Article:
The on-road acceleration of an automatic transmission can occasionally exceed that of an otherwise identical vehicle equipped with a manual transmission in turbocharged diesel applications. Turbo-boost is normally lost between gear changes in a manual whereas in an automatic the accelerator pedal can remain fully depressed. This however is still largely dependent upon the number and optimal spacing of gear ratios for each unit, and whether or not the elimination of spooldown/accelerator lift off represent a significant enough gain to counter the slightly higher power consumption of the automatic transmission itself.
Automatic transmission models
Some of the best known automatic transmission families include:
- General Motors — Dynaflow, Powerglide, Turboglide, "Turbo-Hydramatic" TH350, TH400 and 700R4, 4L60-E, 4L80-E, Holden Trimatic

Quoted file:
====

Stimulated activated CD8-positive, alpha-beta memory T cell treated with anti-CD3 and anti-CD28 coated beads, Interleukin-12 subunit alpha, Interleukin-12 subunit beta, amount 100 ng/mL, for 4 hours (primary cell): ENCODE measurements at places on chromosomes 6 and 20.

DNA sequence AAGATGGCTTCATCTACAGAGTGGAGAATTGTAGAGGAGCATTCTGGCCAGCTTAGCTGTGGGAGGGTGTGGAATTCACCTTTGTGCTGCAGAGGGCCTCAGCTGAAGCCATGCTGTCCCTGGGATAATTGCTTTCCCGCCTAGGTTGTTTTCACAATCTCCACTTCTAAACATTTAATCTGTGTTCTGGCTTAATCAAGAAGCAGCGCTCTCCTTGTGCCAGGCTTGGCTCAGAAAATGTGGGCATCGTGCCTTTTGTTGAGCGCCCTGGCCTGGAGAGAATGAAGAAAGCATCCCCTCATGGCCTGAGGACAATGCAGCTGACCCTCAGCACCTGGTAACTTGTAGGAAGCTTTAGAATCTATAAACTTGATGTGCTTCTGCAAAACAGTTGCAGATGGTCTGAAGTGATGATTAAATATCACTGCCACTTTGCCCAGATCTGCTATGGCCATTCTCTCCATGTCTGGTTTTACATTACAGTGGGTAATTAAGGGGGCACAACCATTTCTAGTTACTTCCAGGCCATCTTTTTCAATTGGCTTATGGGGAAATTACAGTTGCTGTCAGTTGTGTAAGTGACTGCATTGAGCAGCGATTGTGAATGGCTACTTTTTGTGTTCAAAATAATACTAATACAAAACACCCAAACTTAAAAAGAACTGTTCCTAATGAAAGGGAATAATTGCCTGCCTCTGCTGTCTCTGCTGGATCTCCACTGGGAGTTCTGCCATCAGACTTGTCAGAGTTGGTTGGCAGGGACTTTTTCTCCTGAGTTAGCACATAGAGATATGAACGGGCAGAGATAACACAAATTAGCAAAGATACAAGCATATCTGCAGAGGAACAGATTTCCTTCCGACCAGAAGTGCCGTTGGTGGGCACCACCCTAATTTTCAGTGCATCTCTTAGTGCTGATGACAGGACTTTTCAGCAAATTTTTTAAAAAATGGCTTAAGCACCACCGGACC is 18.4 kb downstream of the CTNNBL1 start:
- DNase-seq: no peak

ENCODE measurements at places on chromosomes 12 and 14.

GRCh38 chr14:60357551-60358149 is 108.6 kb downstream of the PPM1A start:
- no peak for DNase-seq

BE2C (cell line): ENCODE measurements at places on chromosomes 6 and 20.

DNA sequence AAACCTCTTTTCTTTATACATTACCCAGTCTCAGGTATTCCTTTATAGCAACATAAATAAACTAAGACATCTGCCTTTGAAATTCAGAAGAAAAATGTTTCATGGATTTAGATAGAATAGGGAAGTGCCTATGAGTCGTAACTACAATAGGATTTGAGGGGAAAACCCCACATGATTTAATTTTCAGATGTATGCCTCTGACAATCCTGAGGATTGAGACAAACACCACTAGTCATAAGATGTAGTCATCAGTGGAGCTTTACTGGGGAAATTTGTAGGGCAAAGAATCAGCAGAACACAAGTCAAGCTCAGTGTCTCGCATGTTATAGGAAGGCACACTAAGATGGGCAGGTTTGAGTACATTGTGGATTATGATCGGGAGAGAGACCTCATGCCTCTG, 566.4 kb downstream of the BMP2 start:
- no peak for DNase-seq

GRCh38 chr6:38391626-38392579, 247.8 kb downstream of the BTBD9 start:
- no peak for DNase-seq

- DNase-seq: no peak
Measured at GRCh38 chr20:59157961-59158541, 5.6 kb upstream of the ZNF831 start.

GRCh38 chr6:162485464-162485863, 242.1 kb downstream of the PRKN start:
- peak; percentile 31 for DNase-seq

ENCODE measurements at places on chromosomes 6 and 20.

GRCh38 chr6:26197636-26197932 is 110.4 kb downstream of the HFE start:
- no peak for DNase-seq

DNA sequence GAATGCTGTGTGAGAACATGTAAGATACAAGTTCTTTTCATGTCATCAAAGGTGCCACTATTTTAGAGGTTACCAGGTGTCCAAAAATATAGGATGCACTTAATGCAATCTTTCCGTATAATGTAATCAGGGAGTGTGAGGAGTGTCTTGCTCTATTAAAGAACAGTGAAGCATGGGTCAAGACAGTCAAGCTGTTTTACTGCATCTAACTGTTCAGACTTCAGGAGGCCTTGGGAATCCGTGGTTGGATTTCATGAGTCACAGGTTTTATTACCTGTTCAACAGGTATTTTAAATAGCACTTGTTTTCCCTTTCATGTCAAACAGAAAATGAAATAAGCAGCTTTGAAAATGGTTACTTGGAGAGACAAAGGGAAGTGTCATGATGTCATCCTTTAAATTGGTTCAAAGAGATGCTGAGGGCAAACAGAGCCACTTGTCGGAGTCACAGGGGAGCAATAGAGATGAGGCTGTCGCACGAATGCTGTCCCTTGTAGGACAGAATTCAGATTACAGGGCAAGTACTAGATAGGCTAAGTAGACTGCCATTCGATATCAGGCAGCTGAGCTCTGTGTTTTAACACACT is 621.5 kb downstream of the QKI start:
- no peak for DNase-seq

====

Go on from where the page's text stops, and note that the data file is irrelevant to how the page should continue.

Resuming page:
- Ford: Cruise-O-Matic, C4, CD4E, C6, AOD/AODE, E4OD, ATX, AXOD/AX4S/AX4N
- Cummins 68 RFE (fitted to the Ram diesel segment)
- Chrysler: TorqueFlite 727 and 904, A500, A518, 45RFE, 545RFE
- BorgWarner (later Aisin AW)
- ZF Friedrichshafen automatic transmissions
- Mercedes-Benz transmissions
- Allison Transmission
- Voith Voith Turbo
- Aisin AW; Aisin AW is a Japanese automotive parts supplier, known for its automatic transmissions and navigation systems
- Volkswagen Group — 01M
- Drivetrain Systems International (DSI) — M93, M97 and M74 4-speeds, M78 and M79 6-speeds